What follows is the introduction to a book that James Finley is currently writing on the spirituality of healing. We are deeply grateful to him for sharing these rich words with us, describing an intimate and vulnerable journey towards healing. Dr. Finley will join our Living Journal webinar on January 13, 2021 to discuss our innate capacity to be more attentive, present, engaged and tender hearted. We hope you will join us.
These reflections mark out a path, a way of life, in which we as human beings are healed from all that hinders us from experiencing the steady, strong currents of divinity that flow on and on in the bitter-sweet alchemy of daily living. The surprising thing is that the intimate healing spirituality brings into our lives is often hidden in the muck and mire of the very things about ourselves we wish were not true. The secret opening through which we pass into wholeness is hidden in the center the wound we do not want to go near. The door that grants access to boundaryless fulfillment is hidden in the unfinished business of our lives; the things we do not want to get vulnerable about, the things we tend not to sit with and listen to—the sometimes sad, sometimes tender, sometimes disarmingly simple, sometimes joyful things that make up the intimate substance of who we deep down really are and are called to be.
I am writing this introduction immersed in these intimate depths, sitting here with my beloved wife Maureen as she lays here next to me dying in the final stages of Alzheimer’s. I am grateful for the in-house hospice program that that provided the hospital bed in which Maureen is now lying unconscious as I sit next to her.
Even though she is unconscious and cannot open her eyes to look at me I believe she can hear me as I speak to her from my heart in whispered words. I just now told her that the waves of unbearable pain and crying that from time to time overtake me in being unable to imagine living without her seem to soften at least a little as I am learning to be more accepting of the immensity and mystery of her death that has from the beginning been woven into immensity and mystery of our years together.
The slowness with which she is gently fading away from me seems to be continuous with the slowness of the sun that is setting out over the ocean just beyond this darkening room where Maureen and I have lived and shared so much over the past thirty years.
I just told her that my suffering is eased in sensing that her soul has already begun to pass over into God, leaving but a long vapor trail of itself in which she is still but barely tethered to her body in her breathing. I suppose this is why deep meditation practice so often seeks to ground us in our breathing as the gate of heaven.
Over the years Maureen and I would share insights that came to us in our mornings sitting here together in what we called monastic silence. From time to time, she would share a passage in one of her favorite writings, perhaps the chapter in Thomas Merton’s Disputed Questions titled A Philosophy of Solitude or that lucid little commentary on Meister Eckhart, The Way of Paradox. I would share a passage from the text of a mystic in which I was immersed at the time. Then we would return to our shared silent reading. Such a sweet and subtle way to be so unexplainably one with each other in the presence of God. I suppose that I am sitting here now saying these things to her, knowing in my heart that she is present to me here, listening from a depth of presence that I can but scarcely imagine. I suppose too that I am sharing this with you as a way of inviting you to join Maureen and I in these words, which are becoming our point of entry into the healing path this book explores.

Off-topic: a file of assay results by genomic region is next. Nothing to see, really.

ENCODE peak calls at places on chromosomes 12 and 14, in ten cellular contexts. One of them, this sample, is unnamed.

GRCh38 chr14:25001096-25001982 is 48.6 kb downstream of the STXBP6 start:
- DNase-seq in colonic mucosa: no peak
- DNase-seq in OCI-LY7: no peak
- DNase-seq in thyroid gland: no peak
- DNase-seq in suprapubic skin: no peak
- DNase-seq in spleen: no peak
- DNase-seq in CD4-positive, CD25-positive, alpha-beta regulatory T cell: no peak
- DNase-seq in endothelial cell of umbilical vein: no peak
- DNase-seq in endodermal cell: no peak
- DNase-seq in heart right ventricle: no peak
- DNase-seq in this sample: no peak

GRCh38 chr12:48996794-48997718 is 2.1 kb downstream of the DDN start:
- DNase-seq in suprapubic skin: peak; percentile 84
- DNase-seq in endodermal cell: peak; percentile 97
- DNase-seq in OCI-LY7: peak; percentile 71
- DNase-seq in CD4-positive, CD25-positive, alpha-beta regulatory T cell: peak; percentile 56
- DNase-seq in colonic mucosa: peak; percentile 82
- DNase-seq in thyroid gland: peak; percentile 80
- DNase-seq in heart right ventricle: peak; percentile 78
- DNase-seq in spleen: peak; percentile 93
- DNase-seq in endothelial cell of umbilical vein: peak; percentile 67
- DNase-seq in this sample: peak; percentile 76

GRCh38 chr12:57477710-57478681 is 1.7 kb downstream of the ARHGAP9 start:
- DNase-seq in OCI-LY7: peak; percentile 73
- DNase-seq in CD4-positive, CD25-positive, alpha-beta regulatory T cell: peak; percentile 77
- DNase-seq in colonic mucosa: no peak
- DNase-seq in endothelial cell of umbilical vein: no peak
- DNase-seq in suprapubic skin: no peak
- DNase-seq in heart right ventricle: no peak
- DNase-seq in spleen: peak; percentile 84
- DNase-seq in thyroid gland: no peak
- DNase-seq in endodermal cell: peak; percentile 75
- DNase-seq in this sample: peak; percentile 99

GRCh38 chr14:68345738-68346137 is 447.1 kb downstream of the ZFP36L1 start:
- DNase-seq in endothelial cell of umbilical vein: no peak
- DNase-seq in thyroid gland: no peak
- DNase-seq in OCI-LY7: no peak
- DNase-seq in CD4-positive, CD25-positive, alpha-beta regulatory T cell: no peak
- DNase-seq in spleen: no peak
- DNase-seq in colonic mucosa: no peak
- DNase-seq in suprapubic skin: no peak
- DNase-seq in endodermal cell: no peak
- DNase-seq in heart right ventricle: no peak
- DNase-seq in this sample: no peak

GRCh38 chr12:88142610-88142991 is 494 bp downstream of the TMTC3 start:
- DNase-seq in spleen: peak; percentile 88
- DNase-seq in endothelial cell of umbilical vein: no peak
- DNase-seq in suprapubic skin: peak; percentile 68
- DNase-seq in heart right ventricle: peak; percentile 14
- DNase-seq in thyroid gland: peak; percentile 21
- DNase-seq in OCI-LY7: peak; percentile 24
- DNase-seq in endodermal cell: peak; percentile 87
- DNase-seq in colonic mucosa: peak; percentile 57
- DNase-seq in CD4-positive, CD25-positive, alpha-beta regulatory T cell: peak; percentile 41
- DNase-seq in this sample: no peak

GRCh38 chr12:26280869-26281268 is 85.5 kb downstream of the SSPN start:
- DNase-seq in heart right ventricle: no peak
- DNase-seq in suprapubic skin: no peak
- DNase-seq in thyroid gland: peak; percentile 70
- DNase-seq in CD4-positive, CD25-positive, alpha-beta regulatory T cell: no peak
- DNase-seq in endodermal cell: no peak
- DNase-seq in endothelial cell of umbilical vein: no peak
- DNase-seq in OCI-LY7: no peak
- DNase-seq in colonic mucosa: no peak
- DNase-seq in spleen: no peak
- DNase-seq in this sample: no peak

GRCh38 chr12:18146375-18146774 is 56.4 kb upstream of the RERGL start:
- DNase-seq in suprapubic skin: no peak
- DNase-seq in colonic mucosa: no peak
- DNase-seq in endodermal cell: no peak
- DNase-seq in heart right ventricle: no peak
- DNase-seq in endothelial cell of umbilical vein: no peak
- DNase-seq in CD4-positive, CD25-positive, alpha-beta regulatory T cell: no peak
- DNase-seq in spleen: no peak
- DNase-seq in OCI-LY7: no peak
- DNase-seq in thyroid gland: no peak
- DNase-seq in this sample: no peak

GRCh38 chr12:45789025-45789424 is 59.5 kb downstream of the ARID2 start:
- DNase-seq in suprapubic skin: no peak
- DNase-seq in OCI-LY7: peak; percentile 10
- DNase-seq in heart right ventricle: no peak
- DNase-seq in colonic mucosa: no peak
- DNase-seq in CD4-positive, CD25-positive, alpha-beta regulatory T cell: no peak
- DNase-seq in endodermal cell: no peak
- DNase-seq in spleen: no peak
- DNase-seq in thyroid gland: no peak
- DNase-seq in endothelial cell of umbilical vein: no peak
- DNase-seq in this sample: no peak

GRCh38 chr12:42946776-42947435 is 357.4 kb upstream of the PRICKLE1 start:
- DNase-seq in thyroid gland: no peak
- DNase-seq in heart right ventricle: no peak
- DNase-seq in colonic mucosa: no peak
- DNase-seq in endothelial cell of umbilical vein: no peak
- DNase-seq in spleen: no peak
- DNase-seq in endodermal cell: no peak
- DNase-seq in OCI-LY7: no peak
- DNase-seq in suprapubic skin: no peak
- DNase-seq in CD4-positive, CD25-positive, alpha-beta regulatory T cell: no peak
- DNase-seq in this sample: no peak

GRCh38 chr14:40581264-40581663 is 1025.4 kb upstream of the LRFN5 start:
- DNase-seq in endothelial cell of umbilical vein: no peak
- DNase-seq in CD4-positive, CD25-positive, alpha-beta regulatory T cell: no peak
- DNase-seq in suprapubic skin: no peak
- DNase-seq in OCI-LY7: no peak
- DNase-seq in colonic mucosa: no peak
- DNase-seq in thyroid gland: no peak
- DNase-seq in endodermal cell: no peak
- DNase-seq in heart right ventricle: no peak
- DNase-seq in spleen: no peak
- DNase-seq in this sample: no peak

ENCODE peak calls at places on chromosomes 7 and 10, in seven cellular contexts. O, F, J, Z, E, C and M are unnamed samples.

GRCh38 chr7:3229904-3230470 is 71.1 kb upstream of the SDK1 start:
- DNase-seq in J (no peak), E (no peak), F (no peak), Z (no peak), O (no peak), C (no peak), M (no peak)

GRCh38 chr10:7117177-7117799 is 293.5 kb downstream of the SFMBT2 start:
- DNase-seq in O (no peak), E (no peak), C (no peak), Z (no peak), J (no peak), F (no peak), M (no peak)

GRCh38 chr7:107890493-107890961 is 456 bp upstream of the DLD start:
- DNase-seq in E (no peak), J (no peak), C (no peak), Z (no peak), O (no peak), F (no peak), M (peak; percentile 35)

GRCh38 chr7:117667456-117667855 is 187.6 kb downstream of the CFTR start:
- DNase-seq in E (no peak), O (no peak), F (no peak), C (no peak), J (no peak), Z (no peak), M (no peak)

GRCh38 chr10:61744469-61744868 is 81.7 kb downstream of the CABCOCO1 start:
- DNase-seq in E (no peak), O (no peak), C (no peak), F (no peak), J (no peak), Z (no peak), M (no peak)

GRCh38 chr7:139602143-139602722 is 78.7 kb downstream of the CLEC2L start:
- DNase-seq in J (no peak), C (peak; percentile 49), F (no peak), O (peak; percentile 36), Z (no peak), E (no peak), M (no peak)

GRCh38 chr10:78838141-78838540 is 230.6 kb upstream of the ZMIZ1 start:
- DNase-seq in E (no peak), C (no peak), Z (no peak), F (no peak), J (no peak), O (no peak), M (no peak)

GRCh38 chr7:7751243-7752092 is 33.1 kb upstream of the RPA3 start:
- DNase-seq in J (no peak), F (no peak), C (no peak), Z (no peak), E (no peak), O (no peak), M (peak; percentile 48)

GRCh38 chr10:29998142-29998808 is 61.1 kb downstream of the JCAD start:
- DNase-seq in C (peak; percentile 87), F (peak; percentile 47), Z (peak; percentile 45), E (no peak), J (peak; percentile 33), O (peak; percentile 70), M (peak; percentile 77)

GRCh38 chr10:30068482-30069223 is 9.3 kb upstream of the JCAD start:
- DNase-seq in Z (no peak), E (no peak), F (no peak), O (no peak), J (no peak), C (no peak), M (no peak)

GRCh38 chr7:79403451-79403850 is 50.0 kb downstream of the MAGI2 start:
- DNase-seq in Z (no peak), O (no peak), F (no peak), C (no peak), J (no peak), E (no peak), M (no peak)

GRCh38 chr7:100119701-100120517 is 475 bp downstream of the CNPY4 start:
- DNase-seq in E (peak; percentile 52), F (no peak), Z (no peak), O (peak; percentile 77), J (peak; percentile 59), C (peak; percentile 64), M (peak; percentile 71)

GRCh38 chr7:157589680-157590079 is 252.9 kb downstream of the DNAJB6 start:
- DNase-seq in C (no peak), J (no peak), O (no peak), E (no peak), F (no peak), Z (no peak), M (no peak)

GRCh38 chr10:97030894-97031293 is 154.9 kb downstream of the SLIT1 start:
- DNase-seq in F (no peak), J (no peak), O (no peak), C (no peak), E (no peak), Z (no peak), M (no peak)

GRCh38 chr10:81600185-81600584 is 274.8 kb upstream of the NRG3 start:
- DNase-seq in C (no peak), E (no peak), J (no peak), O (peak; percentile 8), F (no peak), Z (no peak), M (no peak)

I just now shared with Maureen a memory that I have shared with her many times over our years. The memory is how deeply affected I was by something Thomas Merton said to the novices not long after I had entered the cloistered Trappist monastery of the Abby of Gethsemane in Kentucky, where I was a novice under Merton’s guidance in his role as master of novices. Merton was speaking to us about an old lay brother who had just died. Merton encouraged us to realize that when we die we do not go anywhere. We do not orbit the earth a few times and go to God in some far-off celestial realm. For as scripture tells us, “In God we live and move and have our being” (Acts 17:28). All the angels along with all the blessed who have crossed over into God are here with us in the vast interiority of God in whom we subsist as one as light subsists in flame.
But we tend not to see the deathless presence of God in whom we are so unexplainably one with the angels and the dead. Nor do we see the deathless presence of ourselves subsisting in God, breath by breath, heartbeat by heartbeat. I think this is what Jesus meant in telling us that “You have eyes to see and do not see.” (Mark 8:18). There is our God-given capacity to see our God given Godly nature that shimmers and shines in the gift and miracle of our bodies, in our minds and hearts and in each passing moment of our lives in our nothingness without God. But we do not see the deathless mystery of ourselves, others and all things that alone is real. Hence our fear and confusion in which as human beings lose our way in our own life. It is in this traumatized capacity to abide in this all-pervasive oneness that we act out the traumatizing things we do to ourselves, to others and to the earth that sustains us all. It is in this experiential self-knowledge that our prayer becomes, “Lord that I might see” (cf Mark 8:22-25) you in this and each passing moment of our lives.